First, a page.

Inappropriate Use Of Opioids, FDA Extremely ConcernedMain Category: Pain / Anesthetics
Also Included In: Public Health | Alcohol / Addiction / Illegal Drugs | Regulatory Affairs / Drug Approvals
Article Date: 05 Mar 2013
Overdosing on narcotic pain relievers resulted in over 15,500 deaths in the USA in 2009, the FDA informed, a 300% rise over the last two decades.
The Food and Drug Administration (FDA) says it has joined other health professional organizations in encouraging doctors to seek training in how to safely prescribe opioid pain medications.
For each person who dies from an opioid pain medication, there are:
"FDA is extremely concerned about the inappropriate use of opioids, which has reached epidemic proportions in the U.S., becoming a major public health challenge."
Dr. Hamburg explains that much of the problem is due to the illicit use of opioid pain-killing drugs, which may include the sharing of medications with family members, friends, or stealing them from the home medicine cabinet. However, legitimate pain medication use can also lead to addiction, unnecessary adverse events, and even death.
Investigators from the Department of Veterans Affairs, Ann Arbor, Mich. revealed in JAMA that patients on stronger prescription opioid doses have a considerably higher risk of unintentional overdose and death compared to those on smaller doses.
America's health care professionals can play a crucial role in the efforts to reduce this alarming trend.
Prescribers need to have access to education on the best uses of opioids, which must include knowing when they should be used, and for which patients, Dr. Hamburg emphasized.
On March 1st, the FDA issued an open letter to prescribers, talking about educational programs aimed at promoting responsible opioid prescribing, improving pain management, and reducing prescription drug abuse and diversion. The letter urges prescribers to take advantage of these programs.
Dr. Hamburg said:
"And I'm pleased to announce that the American Medical Association (AMA), the American Academy of Family Physicians (AAFP), the American Academy of Physician Assistants (AAPA) and the American Academy of Pain Management (AAPM) have graciously agreed to distribute the open letter to their members. All are actively engaged in activities, including training, aimed at reducing the misuse and abuse of opioid medication, as are many others."
The open letter will also be sent to people who regularly receive the FDA's health care news. Dr. Hamburg urges health care professionals to pass the letter on to other prescribing colleagues.
Risk Evaluation and Mitigation Strategy (REMS)Approved in 2012, the REMS is a risk management plan for healthcare professionals. The aim is to address the abuse, misuse, and addiction to ER (extended-release) and LA (long-acting) opioid pain medications.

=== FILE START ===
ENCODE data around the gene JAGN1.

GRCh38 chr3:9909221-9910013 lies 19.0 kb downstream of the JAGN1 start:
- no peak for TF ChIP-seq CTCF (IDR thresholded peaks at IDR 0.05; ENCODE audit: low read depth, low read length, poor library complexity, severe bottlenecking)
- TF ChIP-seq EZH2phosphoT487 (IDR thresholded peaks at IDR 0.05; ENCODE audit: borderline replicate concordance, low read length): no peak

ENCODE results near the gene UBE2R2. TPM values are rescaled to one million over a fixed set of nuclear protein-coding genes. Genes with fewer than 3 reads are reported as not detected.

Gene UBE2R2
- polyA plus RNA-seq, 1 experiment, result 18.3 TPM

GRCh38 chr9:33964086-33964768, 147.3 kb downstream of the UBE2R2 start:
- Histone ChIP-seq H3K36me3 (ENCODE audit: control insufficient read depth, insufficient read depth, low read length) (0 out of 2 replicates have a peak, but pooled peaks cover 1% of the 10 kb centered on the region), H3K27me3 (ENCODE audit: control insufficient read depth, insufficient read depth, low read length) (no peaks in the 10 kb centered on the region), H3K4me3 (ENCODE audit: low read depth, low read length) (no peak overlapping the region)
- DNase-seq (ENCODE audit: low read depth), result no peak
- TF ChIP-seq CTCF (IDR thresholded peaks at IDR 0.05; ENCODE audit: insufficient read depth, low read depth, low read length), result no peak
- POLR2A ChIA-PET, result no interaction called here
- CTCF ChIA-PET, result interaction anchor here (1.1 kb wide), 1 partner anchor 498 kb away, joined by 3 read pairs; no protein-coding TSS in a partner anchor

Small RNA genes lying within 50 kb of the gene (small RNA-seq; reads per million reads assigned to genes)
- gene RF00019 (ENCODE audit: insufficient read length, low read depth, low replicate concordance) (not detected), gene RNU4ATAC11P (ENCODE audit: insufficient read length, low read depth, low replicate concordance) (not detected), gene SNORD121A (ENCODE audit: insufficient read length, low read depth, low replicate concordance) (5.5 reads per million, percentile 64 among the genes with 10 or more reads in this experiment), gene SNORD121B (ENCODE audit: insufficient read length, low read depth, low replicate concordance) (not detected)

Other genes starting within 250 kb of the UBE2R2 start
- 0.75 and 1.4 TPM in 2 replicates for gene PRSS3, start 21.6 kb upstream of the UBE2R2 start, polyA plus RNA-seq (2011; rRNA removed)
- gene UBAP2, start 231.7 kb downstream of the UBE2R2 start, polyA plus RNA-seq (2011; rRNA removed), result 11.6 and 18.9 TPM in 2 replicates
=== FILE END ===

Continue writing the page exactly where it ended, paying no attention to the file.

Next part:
Dr. Hamburg said that the first prescriber training program became available on March 1st, 2013.
The FDA sought the Risk Evaluation and Mitigation Strategy for extended-release and long-acting opioids because these kinds of pain medications have the highest potential for harm from unintentional overdose, abuse and misuse.
Narcotic pain relievers, which are widely prescribed, contain sizeable amounts of opioids in a single dose, in some cases there is enough to kill a person, especially a child. Their potency makes them highly sought after by drug abusers. "And that's why it is so important for physicians and other prescribers to participate in these training programs to enhance their understanding of how to appropriately prescribe these powerful medications to patients that need them - while also keeping them out of the hands of those who could misuse or abuse them," Dr. Hamburg wrote.
In 2011, over 320,000 prescribers registered with the DEA (Drug Enforcement Agency) wrote at least one prescription for an ER/LA opioid pain medication. The FDA added that it needs to get in touch with all of them - that is many prescribers.
Dr. Hamburg concluded "..working together to ensure appropriate use of opioids, I am confident we can make great strides in reducing this epidemic."
The National Center for Health Statistics reported in Februrary 2013 that drug overdose deaths rose for the 11th consecutive year in 2010. Opioid analgesics have been the main drivers in these deaths.
Some politicians and lawmakers are starting to take measures in their own states and cities. New York Mayor Michael Bloomberg announced in January 2013 that his office introduced new guidelines aimed at reducing opioid prescription painkiller abuse.
The increase in opioid painkiller prescriptions is not only an American issue. In Europe, Canada and Australia, similar trends have been reported. In February 2013, researchers reported that "more and more opioids are being prescribed for pain relief in Germany".
Written by Christian Nordqvist
Copyright: MediLexicon International Ltd
Original article posted on Medical News Today.
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